First, for those of you who are starting to shift in your seats, I have not lost my mind. Rather, I have come to a place of clarity. Truly.
I have done my due diligence. Put in the hours. Decided that just being polite (ie: expressing gratitude and playing along nicely like a well mannered advocate) is not going to cut it.
Nope. People are dying out here and I am one of them. Raising awareness? I haven’t got time for that. And, frankly, I question the actual value. It’s simply not enough to make people aware, we need to make them care.
Care not just about lung cancer, but also about core values. I mean, how did we come to a place where the primary incentive for developing drugs is financial?
Think about it. A pill is not a diamond—it’s just some powder encased in gelatin. And yet, because this system is so incredibly screwed up, the pharmaceutical industry is able to justify charging thousands and thousands of dollars for a months supply. Why? It goes back to something referred to as intellectual property. Essentially, justification for recouping investment. And, of course, reaping profit.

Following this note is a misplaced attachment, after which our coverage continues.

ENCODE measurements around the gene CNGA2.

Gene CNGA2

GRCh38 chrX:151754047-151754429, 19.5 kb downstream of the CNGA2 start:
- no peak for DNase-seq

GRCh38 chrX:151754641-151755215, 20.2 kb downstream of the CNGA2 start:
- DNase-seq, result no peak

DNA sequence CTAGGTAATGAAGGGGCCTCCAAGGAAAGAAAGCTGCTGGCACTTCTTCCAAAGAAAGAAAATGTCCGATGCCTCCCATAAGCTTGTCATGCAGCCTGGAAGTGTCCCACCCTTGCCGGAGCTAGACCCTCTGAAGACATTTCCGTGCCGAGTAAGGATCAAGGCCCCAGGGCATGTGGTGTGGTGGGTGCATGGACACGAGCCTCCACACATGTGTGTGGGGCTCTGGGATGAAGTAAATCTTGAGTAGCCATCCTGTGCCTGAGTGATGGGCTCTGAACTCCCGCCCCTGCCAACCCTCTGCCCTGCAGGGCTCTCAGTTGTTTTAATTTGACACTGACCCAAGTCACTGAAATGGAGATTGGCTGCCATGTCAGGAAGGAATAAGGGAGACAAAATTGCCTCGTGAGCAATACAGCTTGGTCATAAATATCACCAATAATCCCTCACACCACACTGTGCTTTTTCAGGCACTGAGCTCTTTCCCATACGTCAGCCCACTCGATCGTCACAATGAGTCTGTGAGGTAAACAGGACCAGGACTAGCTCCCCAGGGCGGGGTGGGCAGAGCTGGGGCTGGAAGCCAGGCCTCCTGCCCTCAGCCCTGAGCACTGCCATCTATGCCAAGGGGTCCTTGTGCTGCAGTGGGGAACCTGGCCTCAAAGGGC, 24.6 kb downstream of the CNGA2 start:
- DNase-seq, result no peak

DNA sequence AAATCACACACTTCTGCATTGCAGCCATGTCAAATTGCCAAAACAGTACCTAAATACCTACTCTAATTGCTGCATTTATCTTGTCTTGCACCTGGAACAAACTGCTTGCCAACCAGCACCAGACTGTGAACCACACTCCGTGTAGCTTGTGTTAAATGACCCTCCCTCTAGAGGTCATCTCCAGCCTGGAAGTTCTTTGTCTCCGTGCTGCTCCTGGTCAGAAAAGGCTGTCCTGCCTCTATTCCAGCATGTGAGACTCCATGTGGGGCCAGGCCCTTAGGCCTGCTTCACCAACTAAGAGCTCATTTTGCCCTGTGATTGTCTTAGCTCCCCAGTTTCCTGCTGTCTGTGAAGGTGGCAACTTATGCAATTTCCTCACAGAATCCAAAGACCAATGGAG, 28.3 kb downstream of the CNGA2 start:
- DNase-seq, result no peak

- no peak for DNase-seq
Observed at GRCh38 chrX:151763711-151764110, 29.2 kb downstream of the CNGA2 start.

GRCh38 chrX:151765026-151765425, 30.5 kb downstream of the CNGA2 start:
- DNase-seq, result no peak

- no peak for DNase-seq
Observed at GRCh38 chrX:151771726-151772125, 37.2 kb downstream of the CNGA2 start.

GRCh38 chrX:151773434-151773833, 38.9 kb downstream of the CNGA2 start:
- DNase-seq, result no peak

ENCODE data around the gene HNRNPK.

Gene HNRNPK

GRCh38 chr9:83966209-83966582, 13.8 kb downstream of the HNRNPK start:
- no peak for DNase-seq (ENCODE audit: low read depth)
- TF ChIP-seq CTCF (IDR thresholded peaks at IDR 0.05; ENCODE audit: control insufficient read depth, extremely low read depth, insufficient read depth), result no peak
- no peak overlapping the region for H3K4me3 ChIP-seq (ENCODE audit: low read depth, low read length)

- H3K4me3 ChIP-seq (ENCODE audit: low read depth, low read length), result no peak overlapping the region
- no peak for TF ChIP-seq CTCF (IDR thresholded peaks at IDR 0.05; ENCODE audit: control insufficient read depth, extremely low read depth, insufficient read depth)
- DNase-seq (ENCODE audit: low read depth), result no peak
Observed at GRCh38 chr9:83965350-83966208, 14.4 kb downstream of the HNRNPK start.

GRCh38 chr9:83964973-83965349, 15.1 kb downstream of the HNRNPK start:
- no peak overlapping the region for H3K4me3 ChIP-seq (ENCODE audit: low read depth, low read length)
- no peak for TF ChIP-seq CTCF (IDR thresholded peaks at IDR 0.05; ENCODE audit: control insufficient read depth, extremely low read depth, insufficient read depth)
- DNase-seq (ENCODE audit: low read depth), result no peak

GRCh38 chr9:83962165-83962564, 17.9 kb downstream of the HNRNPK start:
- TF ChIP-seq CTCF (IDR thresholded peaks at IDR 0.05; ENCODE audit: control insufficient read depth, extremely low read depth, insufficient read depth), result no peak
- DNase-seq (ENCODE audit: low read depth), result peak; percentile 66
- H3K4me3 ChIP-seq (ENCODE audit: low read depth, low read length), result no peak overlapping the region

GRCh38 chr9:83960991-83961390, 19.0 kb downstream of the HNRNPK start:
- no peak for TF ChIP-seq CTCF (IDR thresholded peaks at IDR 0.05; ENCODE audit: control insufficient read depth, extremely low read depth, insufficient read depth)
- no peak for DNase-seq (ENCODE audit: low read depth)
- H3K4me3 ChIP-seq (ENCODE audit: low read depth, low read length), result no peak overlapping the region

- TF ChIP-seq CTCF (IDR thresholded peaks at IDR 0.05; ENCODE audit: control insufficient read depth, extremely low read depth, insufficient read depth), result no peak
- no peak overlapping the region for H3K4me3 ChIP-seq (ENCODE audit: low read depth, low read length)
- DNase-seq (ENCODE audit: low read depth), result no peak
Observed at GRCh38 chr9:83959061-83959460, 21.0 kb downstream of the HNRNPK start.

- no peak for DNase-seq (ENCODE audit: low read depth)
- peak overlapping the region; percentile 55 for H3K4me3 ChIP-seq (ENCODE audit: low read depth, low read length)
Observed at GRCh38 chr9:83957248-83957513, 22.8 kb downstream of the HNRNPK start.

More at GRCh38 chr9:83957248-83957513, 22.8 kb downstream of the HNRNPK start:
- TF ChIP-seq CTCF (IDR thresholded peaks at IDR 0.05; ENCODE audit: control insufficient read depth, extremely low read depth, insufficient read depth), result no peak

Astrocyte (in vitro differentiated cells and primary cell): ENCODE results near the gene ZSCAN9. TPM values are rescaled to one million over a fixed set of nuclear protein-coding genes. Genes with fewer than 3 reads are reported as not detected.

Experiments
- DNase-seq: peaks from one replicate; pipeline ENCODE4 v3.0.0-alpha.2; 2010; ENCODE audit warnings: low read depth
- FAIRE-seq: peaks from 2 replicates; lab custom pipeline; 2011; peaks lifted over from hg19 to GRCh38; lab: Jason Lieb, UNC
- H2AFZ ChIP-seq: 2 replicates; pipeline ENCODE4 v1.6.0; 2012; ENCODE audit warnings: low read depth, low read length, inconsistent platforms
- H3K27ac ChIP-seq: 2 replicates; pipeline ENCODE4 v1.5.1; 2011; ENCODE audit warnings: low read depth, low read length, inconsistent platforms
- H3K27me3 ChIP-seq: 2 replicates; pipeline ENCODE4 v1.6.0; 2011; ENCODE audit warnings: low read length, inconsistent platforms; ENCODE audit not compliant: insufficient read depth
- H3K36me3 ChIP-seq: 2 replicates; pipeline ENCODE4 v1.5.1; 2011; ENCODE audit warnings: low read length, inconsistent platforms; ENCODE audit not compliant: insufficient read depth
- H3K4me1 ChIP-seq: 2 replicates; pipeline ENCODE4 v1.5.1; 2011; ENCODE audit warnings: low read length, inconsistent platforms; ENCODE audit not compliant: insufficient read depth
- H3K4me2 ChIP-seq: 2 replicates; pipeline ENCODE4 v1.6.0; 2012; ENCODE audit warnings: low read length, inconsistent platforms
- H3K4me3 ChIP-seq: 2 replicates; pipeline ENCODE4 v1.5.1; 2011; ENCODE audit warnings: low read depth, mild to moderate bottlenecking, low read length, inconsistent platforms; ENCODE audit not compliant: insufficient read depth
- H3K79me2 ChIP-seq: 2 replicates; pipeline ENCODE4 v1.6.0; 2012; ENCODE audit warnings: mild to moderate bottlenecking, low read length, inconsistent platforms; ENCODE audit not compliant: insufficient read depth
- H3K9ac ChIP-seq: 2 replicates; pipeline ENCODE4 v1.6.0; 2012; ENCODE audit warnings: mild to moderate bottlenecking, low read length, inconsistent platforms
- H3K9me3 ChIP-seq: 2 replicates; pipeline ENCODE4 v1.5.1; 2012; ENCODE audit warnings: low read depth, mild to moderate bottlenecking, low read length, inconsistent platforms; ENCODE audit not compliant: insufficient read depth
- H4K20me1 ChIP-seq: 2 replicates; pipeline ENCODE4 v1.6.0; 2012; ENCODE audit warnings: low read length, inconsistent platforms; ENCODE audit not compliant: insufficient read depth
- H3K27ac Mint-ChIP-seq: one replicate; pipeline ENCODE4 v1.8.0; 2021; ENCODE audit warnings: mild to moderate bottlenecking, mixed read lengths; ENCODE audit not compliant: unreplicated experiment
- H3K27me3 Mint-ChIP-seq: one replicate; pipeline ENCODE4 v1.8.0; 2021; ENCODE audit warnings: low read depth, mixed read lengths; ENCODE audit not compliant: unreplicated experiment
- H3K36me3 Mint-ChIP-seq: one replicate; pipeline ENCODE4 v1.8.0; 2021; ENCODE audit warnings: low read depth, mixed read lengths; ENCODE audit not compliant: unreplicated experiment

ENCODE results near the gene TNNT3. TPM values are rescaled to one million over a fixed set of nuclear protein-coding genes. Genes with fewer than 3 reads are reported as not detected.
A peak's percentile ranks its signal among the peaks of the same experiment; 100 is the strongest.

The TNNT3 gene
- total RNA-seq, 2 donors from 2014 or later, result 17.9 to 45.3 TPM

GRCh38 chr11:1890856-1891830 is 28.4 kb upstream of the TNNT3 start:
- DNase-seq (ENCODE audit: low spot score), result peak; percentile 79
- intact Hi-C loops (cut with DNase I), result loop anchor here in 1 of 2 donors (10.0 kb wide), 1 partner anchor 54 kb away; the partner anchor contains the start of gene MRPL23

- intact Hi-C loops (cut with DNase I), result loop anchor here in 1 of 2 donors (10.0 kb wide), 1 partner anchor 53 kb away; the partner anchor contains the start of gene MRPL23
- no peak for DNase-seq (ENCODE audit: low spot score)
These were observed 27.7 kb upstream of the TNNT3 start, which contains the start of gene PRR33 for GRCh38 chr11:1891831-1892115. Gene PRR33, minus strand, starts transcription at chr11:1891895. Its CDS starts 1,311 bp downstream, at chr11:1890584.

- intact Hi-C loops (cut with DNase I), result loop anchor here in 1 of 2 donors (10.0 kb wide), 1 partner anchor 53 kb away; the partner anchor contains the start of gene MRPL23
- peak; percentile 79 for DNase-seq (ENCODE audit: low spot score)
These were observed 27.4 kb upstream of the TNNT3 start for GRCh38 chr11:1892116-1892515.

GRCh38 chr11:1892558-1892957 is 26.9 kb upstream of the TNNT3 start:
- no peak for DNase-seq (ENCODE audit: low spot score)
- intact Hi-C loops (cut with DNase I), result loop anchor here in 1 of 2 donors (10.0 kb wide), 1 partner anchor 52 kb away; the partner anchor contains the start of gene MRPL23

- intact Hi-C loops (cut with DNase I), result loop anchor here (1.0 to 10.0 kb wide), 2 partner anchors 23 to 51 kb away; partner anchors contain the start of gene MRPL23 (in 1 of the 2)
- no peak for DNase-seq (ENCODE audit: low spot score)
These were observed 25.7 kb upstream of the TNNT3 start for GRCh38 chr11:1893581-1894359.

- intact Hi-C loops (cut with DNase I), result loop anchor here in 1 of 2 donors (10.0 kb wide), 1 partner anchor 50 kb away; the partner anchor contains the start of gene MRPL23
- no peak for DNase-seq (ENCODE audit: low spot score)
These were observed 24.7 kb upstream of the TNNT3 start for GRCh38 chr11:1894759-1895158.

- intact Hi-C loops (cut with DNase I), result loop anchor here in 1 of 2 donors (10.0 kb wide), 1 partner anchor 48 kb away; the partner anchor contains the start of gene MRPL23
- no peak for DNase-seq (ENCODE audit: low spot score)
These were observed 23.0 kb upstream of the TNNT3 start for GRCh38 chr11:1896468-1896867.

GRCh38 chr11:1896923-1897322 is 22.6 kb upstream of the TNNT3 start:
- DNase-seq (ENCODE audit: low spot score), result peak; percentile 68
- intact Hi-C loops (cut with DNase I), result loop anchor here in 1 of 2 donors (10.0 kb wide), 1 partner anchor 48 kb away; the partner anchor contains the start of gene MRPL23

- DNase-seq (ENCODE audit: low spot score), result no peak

Well, I have to tell you that as a working artist, I don’t base the prices of my artwork on a concept as nebulous as intellectual property. If I did, my paintings would be priceless.
The incentive for developing new drugs should be, simply put, to ease human suffering. In fact, let’s drop incentive and instead call it moral imperative. And once developed no drug should be so dear, so ridiculously expensive, that those who truly need it cannot afford it.
Illness should not be viewed as an opportunity; healthcare as an industry. Which is not to say that researchers, providers, insurers, or those in the pharmaceutical business should work for free.
Appropriate compensation is justified. Over the top salaries such as those paid to these pharmaceutical CEO’s are not.
The Great Dictator was a satire made by Charlie Chaplin In 1940 and I am going to close today’s diatribe with this. A political vehicle, it condemned both fascism and antisemitism. The movie concludes with a speech that remains transcendent, and which is pertinent to far more than politics. Please take a few minutes to watch. And then think. Really think. About reason.
“Let us fight for a world of reason. A world where science and progress will lead to all men’s happiness.“